There is adequate evidence that intense physical activity is only rarely associated with adverse cardiovascular events. None of the studies reviewed was designed to detect adverse effects of interventions to promote a healthful diet. The U.S. Preventive Services Task Force (USPSTF) determined that little to no potential harms are associated with these behavioral counseling interventions.
The USPSTF concludes with moderate certainty that medium- or high-intensity behavioral counseling interventions in the primary care setting to promote a healthful diet and physical activity have a small net benefit in adult patients without CVD, hypertension, hyperlipidemia, or diabetes.
This recommendation applies to adults 18 years or older in primary care settings who do not have CVD, hypertension, hyperlipidemia, or diabetes. It does not apply to adults who have known CVD, hypertension, hyperlipidemia, or diabetes. The USPSTF is in the process of updating its recommendation on behavioral counseling interventions for this group.
EFFECTIVE BEHAVIORAL COUNSELING INTERVENTIONS
Studies of medium- and high-intensity behavioral counseling interventions, but not low-intensity interventions, showed beneficial effects on behavioral and intermediate health outcomes.3,4 The intensity of the intervention was categorized by total patient contact time as low (one to 30 minutes), medium (31 to 360 minutes), or high (greater than 360 minutes).
In general, low-intensity interventions consisted of only mailed materials or of one or two brief sessions with primary care clinicians or other trained persons. Medium-intensity interventions involved three to 24 phone sessions or one to eight in-person sessions. High-intensity interventions involved four to 20 in-person group sessions and were the only interventions to report sustained benefits beyond 12 months.
No high-intensity interventions and few medium-intensity interventions involved primary care clinicians as the providers of the intervention. Most interventions were delivered by health educators or nurses, counselors or psychologists, dietitians or nutritionists, or exercise instructors or physiologists.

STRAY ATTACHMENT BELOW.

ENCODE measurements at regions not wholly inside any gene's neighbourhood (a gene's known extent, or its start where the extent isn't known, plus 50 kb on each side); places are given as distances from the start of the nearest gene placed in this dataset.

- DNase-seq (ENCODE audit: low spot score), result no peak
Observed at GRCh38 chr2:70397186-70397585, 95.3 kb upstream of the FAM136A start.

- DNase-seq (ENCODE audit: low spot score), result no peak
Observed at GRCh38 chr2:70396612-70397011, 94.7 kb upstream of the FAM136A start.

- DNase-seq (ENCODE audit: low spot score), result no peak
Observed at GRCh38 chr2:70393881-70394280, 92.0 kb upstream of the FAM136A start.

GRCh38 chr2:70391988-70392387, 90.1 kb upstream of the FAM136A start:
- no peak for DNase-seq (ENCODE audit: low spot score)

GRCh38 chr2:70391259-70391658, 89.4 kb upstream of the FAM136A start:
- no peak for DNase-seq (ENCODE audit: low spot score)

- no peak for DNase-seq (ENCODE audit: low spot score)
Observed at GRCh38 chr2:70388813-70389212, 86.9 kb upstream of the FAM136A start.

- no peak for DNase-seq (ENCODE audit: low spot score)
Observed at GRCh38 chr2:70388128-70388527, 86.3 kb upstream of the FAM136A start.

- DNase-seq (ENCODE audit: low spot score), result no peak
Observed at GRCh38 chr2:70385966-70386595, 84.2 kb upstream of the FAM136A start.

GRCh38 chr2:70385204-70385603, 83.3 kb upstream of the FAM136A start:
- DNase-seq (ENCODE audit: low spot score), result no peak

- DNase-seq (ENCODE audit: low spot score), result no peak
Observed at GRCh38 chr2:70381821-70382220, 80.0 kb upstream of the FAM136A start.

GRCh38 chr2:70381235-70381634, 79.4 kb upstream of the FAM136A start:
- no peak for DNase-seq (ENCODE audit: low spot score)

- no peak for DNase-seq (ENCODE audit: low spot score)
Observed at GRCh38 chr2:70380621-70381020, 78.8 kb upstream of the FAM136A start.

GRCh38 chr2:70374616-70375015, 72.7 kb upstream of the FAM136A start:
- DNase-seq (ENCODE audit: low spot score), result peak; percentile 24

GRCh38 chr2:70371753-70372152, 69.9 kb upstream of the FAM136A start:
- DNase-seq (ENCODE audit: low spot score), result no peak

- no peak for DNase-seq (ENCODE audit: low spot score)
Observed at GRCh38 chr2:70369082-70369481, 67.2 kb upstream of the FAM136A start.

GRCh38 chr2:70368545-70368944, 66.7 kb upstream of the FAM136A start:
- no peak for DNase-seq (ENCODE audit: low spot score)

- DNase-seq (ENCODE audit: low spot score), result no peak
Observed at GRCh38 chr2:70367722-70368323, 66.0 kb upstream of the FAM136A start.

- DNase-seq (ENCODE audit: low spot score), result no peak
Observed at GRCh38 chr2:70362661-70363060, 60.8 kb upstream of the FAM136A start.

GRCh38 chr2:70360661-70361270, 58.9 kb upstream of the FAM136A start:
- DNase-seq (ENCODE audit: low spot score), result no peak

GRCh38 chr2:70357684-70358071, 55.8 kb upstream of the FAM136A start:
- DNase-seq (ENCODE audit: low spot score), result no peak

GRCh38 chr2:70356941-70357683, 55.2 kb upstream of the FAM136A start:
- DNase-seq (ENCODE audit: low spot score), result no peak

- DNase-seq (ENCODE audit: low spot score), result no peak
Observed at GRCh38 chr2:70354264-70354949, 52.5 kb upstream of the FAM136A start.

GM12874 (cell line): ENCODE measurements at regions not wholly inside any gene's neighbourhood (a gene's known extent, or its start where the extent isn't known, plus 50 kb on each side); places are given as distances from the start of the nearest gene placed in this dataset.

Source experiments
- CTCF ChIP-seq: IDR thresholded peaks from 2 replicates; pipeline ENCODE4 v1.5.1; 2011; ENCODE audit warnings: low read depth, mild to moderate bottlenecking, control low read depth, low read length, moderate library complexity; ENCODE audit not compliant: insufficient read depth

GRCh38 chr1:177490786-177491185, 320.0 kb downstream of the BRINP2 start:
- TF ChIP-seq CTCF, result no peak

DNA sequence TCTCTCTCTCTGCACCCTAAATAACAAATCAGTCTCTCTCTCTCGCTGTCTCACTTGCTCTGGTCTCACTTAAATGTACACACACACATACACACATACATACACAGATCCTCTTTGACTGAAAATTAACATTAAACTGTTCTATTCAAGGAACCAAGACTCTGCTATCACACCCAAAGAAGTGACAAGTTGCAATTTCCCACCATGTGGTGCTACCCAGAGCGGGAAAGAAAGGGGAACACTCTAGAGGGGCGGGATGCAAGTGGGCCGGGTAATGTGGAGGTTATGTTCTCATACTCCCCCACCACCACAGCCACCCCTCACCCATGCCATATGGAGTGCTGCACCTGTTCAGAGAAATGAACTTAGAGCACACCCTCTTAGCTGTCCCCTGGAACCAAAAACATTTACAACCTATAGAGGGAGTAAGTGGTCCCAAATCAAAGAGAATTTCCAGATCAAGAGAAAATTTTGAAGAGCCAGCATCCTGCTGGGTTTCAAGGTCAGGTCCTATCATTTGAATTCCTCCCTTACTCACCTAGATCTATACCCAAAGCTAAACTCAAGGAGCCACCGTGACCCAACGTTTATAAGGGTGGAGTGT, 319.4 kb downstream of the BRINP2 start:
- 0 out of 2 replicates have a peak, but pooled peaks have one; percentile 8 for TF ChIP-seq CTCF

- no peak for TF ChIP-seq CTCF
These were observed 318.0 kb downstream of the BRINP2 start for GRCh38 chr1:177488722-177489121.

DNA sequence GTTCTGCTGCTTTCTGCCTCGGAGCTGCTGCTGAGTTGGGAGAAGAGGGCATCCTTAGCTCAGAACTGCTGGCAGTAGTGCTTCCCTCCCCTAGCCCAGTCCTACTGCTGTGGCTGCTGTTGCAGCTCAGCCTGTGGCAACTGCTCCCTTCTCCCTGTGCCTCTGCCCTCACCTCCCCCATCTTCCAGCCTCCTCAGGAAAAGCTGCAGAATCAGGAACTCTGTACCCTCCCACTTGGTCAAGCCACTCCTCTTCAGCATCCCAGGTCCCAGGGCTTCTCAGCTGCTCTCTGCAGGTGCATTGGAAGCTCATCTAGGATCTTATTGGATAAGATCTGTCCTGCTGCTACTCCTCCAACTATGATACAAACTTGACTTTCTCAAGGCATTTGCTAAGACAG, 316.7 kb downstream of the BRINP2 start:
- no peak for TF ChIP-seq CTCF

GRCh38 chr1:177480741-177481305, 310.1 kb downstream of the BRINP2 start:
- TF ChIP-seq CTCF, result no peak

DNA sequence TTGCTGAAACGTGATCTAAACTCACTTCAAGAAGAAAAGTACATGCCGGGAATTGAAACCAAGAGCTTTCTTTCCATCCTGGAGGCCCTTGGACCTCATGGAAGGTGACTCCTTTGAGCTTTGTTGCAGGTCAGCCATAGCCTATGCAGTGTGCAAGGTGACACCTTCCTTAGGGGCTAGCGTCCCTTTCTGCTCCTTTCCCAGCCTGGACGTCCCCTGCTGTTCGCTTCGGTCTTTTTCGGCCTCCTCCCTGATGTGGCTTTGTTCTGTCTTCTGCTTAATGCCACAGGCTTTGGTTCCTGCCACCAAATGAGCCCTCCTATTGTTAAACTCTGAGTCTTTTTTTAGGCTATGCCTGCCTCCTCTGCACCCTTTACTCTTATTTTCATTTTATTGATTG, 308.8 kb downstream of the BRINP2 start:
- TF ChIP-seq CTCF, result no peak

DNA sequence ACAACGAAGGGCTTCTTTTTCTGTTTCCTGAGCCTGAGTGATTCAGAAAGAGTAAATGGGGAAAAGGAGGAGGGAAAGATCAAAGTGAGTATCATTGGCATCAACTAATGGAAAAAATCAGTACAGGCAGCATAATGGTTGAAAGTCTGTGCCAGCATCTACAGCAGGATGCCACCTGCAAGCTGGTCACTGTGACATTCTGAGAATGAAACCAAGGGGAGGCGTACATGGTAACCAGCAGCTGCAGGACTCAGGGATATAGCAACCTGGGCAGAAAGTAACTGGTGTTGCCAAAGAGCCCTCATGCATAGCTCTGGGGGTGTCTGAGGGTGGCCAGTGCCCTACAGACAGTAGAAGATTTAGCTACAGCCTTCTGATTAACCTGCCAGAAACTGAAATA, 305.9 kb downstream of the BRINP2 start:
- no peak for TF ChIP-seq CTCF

In adults with a diastolic blood pressure of 80 to 89 mm Hg, high-intensity behavioral interventions to reduce dietary sodium content were associated with a clinically significant reduction in blood pressure (decreases of 1.9 mm Hg in systolic blood pressure and 1.0 mm Hg in diastolic blood pressure) and subsequent cardiovascular events.3
OTHER APPROACHES TO PREVENTION
Of the counseling interventions reviewed by the USPSTF that were feasible in the primary care setting or referable, only small to moderate changes in behavior or intermediate health outcomes were demonstrated. Behavioral counseling may be more effective if delivered in the context of broader public health interventions that encourage healthy lifestyles.
Many public health resources addressing diet and physical activity may be useful resources for primary care clinicians. The U.S. Departments of Agriculture and Health and Human Services have jointly issued dietary guidelines for the general population.1 These guidelines recommend a diet that includes various fruits, vegetables, whole grains, and fiber; is low in saturated fat, cholesterol, and sodium; and balances calories with physical activity to maintain a healthy weight. The 2008 Physical Activity Guidelines for Americans recommends that adults exercise for at least 150 minutes per week and include muscle-strengthening exercises at least twice per week.2
The Million Hearts campaign is a national private–public initiative sponsored by the U.S. Department of Health and Human Services that aims to decrease the number of heart attacks and strokes by 1 million over the next five years. It emphasizes the use of effective clinical preventive services combined with multifaceted policy interventions. More information is available at http://millionhearts.hhs.gov.
The Community Preventive Services Task Force recommends several community-based interventions to promote physical activity, including community-wide campaigns, social support interventions, school-based physical education, and several environmental and policy approaches. The recommendations are available at http://www.thecommunityguide.org.
RELATED USPSTF RECOMMENDATIONS
The USPSTF recommends intensive behavioral dietary counseling for adult patients with hyperlipidemia and other known risk factors for cardiovascular and diet-related chronic disease (grade B recommendation). It is in the process of updating this recommendation.
The USPSTF has recommendations addressing the most substantial causes of CVD. It recommends that adults 18 years or older be screened for hypertension. For select adults, the USPSTF recommends screening for lipid disorders and the use of aspirin to prevent CVD. The USPSTF recommends that clinicians screen all adults for obesity and offer intensive counseling and behavioral interventions to promote sustained weight loss for adults who are obese. Other recommendations on reducing the risk of CVD are available on the USPSTF website at http://www.uspreventiveservicestaskforce.org.